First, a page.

4       plyr          100   2.075 9.928230     2.004    0.000          0         0

I would have bet that data.table was the fastest.

[ Matthew Dowle ] The task being timed here takes at most 0.02 seconds (2.075/100). data.table considers that insignificant. Try setting replications to 1 and increasing the data size, instead. Or timing the fastest of 3 runs is also a common rule of thumb. More verbose discussion in these links :

3
  • 3
    +1 very clearly done. data.table really shines once data gets big and/or the grouping variable has lots of levels. with a different data set, all your timings would be significantly different.
    – Justin
    Aug 15, 2012 at 15:48
  • How is ave really different from tapply? Is it just tapply with mean as default and slightly different syntax? Aug 15, 2012 at 16:47
  • 2
    @SachaEpskamp The main difference is in the returned value. ave will return a vector of the same lenght as the df in this case while tapply will return an vector of lenght unique(months). It's just a matter of what output is more convinient for you. Aug 15, 2012 at 16:56
9

There is another way to do this with dplyr.

If you want to replace all columns with their median, do:

library(dplyr)
df %>% 
   mutate_all(~ifelse(is.na(.), median(., na.rm = TRUE), .))

If you want to replace a subset of columns (such as "value" in OP's example), do:

df %>% 
  mutate_at(vars(value), ~ifelse(is.na(.), median(., na.rm = TRUE), .))
1
  • 1
    This is the best solution.
    – Gang Su
    Oct 4, 2018 at 22:15
4

Here's the most robust solution I can think of. It ensures the years are ordered correctly and will correctly compute the median for all previous months in cases where you have multiple years with missing values.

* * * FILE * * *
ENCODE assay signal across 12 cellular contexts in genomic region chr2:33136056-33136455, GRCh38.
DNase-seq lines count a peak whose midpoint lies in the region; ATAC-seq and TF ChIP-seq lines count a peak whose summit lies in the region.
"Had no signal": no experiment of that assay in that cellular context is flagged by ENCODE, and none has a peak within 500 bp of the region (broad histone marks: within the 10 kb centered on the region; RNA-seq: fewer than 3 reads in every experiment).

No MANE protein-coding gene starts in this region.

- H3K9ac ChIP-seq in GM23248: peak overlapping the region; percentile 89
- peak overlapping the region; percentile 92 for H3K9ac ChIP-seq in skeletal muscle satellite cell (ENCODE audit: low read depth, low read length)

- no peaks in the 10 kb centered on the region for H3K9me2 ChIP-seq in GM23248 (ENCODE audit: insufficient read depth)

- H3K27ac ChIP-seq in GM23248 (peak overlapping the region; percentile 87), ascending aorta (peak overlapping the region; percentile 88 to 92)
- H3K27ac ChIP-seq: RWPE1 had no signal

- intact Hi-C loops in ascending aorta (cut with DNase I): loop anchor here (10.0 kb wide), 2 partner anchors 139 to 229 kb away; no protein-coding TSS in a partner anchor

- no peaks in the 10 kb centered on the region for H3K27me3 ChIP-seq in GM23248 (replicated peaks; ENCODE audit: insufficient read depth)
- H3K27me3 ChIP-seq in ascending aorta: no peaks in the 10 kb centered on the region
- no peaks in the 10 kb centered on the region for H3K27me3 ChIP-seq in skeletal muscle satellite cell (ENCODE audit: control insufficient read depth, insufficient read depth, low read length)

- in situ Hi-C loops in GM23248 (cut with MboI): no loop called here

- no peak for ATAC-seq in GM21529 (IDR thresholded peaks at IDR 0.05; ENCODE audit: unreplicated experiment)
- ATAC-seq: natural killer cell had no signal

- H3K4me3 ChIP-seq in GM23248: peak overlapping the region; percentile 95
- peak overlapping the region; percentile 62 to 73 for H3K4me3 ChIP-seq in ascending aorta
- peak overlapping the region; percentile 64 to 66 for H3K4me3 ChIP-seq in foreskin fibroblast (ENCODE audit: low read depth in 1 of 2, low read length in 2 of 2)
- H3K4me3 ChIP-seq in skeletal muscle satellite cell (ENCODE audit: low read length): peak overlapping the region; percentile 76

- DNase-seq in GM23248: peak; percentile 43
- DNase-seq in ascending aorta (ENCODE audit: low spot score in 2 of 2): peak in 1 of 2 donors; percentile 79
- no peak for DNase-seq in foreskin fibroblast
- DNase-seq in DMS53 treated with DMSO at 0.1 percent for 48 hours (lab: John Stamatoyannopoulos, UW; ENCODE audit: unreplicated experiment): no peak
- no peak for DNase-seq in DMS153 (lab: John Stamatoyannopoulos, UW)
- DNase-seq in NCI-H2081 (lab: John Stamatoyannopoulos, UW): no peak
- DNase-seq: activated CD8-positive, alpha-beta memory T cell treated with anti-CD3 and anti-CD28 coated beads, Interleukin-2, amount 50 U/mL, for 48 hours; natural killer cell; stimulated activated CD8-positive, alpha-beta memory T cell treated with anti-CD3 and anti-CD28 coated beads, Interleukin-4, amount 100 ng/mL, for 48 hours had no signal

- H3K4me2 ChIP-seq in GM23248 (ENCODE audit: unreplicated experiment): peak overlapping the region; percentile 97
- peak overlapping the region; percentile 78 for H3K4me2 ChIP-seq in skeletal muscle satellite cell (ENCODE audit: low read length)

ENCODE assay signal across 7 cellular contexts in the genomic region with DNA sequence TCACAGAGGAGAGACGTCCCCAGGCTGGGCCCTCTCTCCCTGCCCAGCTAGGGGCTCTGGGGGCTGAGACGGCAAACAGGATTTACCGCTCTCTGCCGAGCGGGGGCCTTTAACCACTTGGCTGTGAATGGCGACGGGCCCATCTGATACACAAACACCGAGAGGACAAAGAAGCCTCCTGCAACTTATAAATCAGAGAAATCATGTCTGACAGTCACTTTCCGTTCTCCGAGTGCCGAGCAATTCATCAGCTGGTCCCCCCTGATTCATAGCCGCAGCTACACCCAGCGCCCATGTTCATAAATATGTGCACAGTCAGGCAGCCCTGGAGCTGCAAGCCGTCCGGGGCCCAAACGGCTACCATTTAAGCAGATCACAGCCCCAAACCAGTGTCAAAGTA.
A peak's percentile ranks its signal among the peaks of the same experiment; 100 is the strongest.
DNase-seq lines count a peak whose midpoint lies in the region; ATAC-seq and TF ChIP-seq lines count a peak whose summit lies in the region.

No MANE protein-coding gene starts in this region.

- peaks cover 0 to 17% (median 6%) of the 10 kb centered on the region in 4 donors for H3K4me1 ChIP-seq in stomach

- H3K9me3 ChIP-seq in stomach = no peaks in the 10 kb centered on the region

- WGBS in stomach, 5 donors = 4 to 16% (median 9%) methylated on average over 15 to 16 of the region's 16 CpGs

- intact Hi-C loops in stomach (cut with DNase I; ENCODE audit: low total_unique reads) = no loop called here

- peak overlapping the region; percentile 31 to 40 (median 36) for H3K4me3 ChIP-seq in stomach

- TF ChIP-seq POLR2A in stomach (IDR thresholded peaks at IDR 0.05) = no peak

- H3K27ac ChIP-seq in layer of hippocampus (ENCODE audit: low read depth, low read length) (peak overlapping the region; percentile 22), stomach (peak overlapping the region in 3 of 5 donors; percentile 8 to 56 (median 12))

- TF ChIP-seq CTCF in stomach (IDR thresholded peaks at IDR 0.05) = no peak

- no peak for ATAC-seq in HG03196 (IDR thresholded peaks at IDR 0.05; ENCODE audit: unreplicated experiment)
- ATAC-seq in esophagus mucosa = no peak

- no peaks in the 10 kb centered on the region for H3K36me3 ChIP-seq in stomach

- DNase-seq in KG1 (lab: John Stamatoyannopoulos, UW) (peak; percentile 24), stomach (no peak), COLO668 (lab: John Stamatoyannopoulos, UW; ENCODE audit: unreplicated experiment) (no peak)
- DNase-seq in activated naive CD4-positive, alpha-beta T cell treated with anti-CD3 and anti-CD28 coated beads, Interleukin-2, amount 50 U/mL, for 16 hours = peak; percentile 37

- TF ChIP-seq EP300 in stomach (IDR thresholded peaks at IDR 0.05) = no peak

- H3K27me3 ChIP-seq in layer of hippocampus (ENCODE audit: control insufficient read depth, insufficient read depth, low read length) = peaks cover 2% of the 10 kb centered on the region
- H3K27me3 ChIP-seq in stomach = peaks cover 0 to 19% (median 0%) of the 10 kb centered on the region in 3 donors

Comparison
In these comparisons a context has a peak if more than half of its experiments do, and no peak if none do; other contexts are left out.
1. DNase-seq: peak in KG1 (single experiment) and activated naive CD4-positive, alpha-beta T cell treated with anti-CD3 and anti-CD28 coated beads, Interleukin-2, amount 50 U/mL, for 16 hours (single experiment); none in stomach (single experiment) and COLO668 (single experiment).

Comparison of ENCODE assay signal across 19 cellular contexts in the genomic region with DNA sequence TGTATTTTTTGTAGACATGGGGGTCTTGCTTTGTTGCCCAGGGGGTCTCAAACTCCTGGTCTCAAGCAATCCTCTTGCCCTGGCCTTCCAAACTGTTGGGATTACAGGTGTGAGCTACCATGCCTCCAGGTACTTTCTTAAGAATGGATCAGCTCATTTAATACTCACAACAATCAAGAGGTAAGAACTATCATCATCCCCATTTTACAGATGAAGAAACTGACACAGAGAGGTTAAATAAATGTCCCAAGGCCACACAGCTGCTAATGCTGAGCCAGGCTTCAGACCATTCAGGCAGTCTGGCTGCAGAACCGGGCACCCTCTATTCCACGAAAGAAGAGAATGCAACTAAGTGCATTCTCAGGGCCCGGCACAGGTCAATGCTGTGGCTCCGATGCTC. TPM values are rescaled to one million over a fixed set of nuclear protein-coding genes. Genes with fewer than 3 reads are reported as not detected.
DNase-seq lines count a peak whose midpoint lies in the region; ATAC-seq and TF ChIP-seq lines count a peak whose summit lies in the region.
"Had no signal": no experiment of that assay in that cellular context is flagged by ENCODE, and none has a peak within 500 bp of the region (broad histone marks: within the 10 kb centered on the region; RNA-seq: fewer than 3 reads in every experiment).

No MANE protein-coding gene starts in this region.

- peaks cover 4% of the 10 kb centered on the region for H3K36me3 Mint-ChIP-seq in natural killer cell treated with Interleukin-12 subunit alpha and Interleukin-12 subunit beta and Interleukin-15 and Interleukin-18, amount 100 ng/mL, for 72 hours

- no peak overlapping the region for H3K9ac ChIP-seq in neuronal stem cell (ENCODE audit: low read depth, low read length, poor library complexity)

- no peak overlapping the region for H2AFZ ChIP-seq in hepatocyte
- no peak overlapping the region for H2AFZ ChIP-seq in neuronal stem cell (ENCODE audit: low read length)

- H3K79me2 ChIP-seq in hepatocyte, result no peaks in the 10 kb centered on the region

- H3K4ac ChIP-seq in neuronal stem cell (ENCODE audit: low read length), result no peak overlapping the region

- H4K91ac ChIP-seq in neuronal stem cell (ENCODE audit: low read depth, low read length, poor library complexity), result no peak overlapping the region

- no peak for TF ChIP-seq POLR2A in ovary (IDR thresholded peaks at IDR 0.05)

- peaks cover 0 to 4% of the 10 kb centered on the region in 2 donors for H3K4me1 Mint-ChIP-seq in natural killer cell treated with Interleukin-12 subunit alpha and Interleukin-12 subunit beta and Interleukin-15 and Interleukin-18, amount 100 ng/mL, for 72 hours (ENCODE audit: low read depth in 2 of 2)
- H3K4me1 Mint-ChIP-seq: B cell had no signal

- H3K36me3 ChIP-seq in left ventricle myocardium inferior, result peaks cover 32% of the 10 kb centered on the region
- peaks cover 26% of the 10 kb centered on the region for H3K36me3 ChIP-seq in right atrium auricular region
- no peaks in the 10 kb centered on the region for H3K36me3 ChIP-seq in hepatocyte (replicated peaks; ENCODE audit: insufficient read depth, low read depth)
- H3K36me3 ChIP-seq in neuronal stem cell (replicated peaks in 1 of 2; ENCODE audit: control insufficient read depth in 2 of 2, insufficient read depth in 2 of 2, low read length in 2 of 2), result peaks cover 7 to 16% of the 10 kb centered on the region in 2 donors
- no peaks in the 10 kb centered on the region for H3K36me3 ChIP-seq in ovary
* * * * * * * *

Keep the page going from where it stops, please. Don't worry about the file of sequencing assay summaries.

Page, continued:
# first, reshape your data so it is years by months:
library(reshape2)
tmp <- dcast(years ~ months, data=df)  # convert data to years x months
tmp <- tmp[order(tmp$years),]          # order years
# now calculate the running median on each month
library(caTools)
# function to replace NA with rolling median
tmpfun <- function(x) {
  ifelse(is.na(x), runquantile(x, k=length(x), probs=0.5, align="right"), x)
}
# apply tmpfun to each column and convert back to data.frame
tmpmed <- as.data.frame(lapply(tmp, tmpfun))
# reshape back to long and convert 'months' back to integer
res <- melt(tmpmed, "years", variable.name="months")
res$months <- as.integer(gsub("^X","",res$months))
1
  • Nice work of making sure the data are organized before trying to do anything else. Aug 15, 2012 at 16:41
3

Sticking with base R, you can also try the following:

medians = sapply(split(df[1:60, 3], df[1:60, 2]), median)
df[61:72, 3] = medians
6
  • This only works if exactly only rows 61 - 72 contain NA, which is likely not the case in OP's full dataset. Aug 15, 2012 at 16:23
  • @SachaEpskamp, and hence a downvote? Sorry, but I don't see what else you expect. Does your solution provide a rolling median for more than one year of missing data? If so, again, I'm not a regular plyr user, so please update your answer with a worked example. Aug 15, 2012 at 16:36
  • 1
    Sorry, was unnecessary indeed, but can't fix it. I spend too much time on Reddit down-voting things it becomes automatic :) As for plyr, Justins answer is much better. Aug 15, 2012 at 16:44
  • 1
    @SachaEpskamp -- Here, I'll upvote to fix that for you. Cheers. Aug 15, 2012 at 17:00
  • 1
    @woliveirajr, ha. I looked at the edit before I saw your comment, and thought, "what a pointless edit" :)
    – GSee
    Aug 15, 2012 at 18:12
1

This is a way using plyr, it is not very pretty but I think it does what you want:

library("plyr")

# Make a separate dataframe with month as first column and median as second:
medDF <- ddply(df,.(months),summarize,median=median(value,na.rm=TRUE))

# Replace `NA` values in `df$value` with medians from the second data frame
# match() here ensures that the medians are entered in the correct elements.
df$value[is.na(df$value)] <- medDF$median[match(df$months,medDF$months)][is.na(df$value)]